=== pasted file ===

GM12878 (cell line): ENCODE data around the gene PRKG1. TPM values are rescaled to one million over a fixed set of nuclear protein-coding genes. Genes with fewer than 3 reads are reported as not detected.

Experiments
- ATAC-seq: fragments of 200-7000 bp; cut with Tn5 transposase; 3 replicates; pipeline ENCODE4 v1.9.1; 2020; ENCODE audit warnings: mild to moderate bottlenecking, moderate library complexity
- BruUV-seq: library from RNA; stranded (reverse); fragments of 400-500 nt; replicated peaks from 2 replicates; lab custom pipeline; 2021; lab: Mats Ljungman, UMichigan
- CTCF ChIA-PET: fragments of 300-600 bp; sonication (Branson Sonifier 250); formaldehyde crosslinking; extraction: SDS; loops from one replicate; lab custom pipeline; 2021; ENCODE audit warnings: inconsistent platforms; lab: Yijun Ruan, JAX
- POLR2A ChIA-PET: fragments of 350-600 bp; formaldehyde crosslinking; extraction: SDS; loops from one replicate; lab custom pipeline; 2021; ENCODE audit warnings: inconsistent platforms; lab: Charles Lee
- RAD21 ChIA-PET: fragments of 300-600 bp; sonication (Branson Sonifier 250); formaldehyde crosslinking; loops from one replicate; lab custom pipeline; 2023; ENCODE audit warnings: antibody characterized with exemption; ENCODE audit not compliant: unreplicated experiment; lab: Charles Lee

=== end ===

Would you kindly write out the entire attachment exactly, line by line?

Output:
GM12878 (cell line): ENCODE data around the gene PRKG1. TPM values are rescaled to one million over a fixed set of nuclear protein-coding genes. Genes with fewer than 3 reads are reported as not detected.

Experiments
- ATAC-seq: fragments of 200-7000 bp; cut with Tn5 transposase; 3 replicates; pipeline ENCODE4 v1.9.1; 2020; ENCODE audit warnings: mild to moderate bottlenecking, moderate library complexity
- BruUV-seq: library from RNA; stranded (reverse); fragments of 400-500 nt; replicated peaks from 2 replicates; lab custom pipeline; 2021; lab: Mats Ljungman, UMichigan
- CTCF ChIA-PET: fragments of 300-600 bp; sonication (Branson Sonifier 250); formaldehyde crosslinking; extraction: SDS; loops from one replicate; lab custom pipeline; 2021; ENCODE audit warnings: inconsistent platforms; lab: Yijun Ruan, JAX
- POLR2A ChIA-PET: fragments of 350-600 bp; formaldehyde crosslinking; extraction: SDS; loops from one replicate; lab custom pipeline; 2021; ENCODE audit warnings: inconsistent platforms; lab: Charles Lee
- RAD21 ChIA-PET: fragments of 300-600 bp; sonication (Branson Sonifier 250); formaldehyde crosslinking; loops from one replicate; lab custom pipeline; 2023; ENCODE audit warnings: antibody characterized with exemption; ENCODE audit not compliant: unreplicated experiment; lab: Charles Lee